Blythe House patients, staff and volunteers are coming together to create a special wall hanging to commemorate the hospice’s 30th anniversary this year.
Around 17 people are taking part in hand stitching and sewing the unique artwork alongside local textile artist, Anne Humberstone.
Anne explained: ‘I applied to be a volunteer in the creative art area at Blythe House and a few weeks later, Catherine Serjeant [Creative Arts Coordinator] contacted me and said there was a project in the wings that she thought I’d be very interested in, so I have been managing the group since its inception.
‘We held an initial meeting in March to discuss ideas and get a plan together for the design. Once we had a plan in place, the group was divided up into three, working on different sections of the wall hanging. People then met at different group members’ homes whilst they got on with the work, and we’ve now started to come together again at Blythe House, to review progress and discuss what else needs to be done.’
Group participants have been really enjoying the project so far. The following five ladies have all been supported by Blythe House following breast cancer diagnoses:
Stephanie Lund said: ‘Many of the people that are helping with the project were all in the same Living Well service group and we’ve remained good friends. We used to do creative arts when we came; I made a few things I was really proud of and it helped to take your mind off things.’
Ros Edwards commented: ‘We all got together to discuss what we wanted on the wall hanging, including symbols like balloons, rainbow, sunshine and sunflowers. We also wanted words and quotes sewn into the different panels, and used the Blythe House logo colours.’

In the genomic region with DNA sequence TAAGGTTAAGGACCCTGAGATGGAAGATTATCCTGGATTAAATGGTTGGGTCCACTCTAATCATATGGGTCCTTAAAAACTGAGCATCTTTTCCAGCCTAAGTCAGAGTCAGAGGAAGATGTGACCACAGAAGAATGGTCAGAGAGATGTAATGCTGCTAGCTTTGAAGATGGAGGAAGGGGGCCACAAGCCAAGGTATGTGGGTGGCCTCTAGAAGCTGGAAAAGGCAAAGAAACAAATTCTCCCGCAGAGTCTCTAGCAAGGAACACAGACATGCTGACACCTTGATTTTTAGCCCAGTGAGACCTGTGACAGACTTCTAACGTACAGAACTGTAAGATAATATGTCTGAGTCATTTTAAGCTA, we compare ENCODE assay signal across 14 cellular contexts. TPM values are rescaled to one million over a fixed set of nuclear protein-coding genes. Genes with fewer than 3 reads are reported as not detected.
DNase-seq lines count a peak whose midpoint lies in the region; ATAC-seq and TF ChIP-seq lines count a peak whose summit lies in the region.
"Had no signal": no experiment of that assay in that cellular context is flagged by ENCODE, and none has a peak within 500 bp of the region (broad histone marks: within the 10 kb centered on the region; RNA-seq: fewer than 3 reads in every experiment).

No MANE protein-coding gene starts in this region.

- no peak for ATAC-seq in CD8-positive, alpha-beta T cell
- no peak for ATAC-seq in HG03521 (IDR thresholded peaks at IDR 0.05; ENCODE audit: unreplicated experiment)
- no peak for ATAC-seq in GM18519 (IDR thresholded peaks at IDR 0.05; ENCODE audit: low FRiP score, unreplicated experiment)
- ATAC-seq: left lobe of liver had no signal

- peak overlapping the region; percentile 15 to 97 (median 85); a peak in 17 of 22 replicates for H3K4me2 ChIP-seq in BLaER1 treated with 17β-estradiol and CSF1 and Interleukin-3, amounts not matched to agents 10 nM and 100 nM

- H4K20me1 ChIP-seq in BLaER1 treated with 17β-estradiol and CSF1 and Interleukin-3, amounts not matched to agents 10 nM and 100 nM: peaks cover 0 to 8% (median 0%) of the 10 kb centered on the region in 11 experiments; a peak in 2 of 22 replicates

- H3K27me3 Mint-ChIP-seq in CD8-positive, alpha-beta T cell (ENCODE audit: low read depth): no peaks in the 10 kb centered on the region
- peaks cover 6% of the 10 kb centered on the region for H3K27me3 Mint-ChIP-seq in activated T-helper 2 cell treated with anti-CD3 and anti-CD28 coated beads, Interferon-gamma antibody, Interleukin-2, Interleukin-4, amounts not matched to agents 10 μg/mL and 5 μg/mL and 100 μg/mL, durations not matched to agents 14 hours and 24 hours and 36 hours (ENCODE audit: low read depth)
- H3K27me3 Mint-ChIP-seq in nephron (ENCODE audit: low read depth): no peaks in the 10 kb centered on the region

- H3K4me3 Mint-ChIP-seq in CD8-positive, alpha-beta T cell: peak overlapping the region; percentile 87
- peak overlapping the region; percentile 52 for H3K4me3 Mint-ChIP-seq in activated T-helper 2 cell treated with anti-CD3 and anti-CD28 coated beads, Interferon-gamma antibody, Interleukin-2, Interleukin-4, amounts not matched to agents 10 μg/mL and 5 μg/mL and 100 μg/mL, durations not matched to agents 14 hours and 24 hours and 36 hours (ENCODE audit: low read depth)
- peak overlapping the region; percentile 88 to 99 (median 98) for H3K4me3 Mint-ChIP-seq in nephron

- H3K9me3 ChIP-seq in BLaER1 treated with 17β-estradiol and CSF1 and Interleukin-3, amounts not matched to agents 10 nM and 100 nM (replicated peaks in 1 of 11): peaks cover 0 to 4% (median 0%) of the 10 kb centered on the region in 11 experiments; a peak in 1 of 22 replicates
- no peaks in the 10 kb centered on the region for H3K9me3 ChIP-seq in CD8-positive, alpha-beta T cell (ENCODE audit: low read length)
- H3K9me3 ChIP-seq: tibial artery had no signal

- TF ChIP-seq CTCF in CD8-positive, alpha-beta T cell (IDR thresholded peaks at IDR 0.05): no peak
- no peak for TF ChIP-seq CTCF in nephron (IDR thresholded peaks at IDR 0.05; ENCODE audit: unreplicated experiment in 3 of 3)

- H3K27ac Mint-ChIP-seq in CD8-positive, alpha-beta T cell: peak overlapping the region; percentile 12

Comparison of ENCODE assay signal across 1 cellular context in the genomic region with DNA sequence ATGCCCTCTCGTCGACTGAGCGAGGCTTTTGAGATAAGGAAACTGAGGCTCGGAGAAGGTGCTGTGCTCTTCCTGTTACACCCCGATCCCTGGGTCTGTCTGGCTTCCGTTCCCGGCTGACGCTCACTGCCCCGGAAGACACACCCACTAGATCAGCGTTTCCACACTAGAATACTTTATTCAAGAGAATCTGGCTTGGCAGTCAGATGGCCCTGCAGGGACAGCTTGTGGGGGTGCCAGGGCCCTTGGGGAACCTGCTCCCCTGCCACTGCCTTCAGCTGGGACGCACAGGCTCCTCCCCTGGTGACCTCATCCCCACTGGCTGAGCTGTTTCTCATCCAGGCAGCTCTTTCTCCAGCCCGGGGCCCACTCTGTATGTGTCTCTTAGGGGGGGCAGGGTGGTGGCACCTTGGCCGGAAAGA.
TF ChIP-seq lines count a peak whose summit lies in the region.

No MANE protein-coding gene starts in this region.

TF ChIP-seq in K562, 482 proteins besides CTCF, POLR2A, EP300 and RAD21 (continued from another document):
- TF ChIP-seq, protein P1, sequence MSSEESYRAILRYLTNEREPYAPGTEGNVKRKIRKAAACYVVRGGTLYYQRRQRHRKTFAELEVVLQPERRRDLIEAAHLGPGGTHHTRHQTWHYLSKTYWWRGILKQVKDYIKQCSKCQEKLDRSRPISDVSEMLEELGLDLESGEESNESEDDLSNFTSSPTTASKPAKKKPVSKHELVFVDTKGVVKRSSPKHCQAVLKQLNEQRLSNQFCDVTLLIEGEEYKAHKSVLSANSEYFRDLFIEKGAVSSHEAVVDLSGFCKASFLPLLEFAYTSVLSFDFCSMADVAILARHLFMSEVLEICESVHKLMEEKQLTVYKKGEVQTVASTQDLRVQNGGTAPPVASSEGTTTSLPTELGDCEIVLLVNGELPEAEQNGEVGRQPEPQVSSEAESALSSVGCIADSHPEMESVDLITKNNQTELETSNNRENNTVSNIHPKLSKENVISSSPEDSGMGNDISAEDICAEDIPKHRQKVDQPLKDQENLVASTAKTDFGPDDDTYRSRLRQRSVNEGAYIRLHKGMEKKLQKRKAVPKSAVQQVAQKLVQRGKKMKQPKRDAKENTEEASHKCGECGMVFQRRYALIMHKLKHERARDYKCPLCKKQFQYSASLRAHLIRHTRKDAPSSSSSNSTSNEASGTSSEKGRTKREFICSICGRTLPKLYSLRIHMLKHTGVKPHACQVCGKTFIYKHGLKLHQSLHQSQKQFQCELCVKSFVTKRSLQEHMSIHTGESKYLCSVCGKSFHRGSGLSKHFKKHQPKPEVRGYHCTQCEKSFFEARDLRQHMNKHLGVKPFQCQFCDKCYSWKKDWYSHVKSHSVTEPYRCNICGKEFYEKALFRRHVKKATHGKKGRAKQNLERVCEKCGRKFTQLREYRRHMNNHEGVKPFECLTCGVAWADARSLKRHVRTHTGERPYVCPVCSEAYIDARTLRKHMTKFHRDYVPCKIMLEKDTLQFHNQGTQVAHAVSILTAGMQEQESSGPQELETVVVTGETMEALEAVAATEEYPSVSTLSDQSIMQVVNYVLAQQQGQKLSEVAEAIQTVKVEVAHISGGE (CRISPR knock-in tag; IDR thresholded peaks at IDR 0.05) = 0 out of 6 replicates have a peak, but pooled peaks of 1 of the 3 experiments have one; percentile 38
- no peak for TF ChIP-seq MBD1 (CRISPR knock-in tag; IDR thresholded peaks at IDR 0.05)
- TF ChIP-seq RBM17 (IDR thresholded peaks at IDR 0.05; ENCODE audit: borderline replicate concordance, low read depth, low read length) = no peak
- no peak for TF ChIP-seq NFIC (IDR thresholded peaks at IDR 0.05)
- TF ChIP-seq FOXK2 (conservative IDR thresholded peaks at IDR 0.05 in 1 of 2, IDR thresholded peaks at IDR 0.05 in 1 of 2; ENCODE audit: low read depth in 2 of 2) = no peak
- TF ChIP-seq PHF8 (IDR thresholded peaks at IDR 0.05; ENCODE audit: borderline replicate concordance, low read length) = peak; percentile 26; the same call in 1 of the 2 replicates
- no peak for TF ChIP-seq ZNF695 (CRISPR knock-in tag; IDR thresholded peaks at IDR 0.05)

Tracey Furness added: ‘Blythe House gave us the opportunity to talk to others in similar situations and share our experiences.’
Shelia Rawcliffe said: ‘When I first walked in to Blythe House it was like an embrace; the staff and volunteers took me under their wing – it was a lifeline. It has been a real privilege to meet everyone.’
Maureen Brierley added: ‘I’d undergone a mastectomy and felt so very sad in hospital when a nurse came to see me. She said “you need some TLC!” and a while later came back with a leaflet for Blythe House. This place is so special, it is a haven – it was a day I could come and completely not worry about anything. I learnt skills I never knew I had, and thoroughly enjoyed the meditation and complimentary therapies. I continue to meet up with lifelong friends that I have made as a result of coming to Blythe House; we go out for meals together and that’s why I decided to get involved in this project too.’
Sue Hartley attends Blythe House after her metastasized papillary thyroid cancer diagnosis. She said: ‘I personally can’t thank Blythe House enough for what it has given me as a service user. It is a warm and welcoming place that can tailor its services to whatever you might need at the time. I got involved with this project as I wanted to have something here that I can say “yes I did that!” in the future.’
Sam Osborne said: ‘When I first came to Blythe House I was very nervous and felt so alone. As I walked through the doors to the main lounge I was welcomed by so many people. Many of the staff and volunteers came over to speak to me. A few months later I joined the writing group and got to know even more people. The writing group has now finished but we are still meeting up every fortnight. Without this my life would be so different. I have been able to use the confidence gained in my writing to write a poem for the wall hanging. This poem explains how many of us feel about Blythe House.’
The group hopes to have the wall hanging finished and in place in the main lounge at Blythe House by the early autumn, where an unveiling ceremony will take place.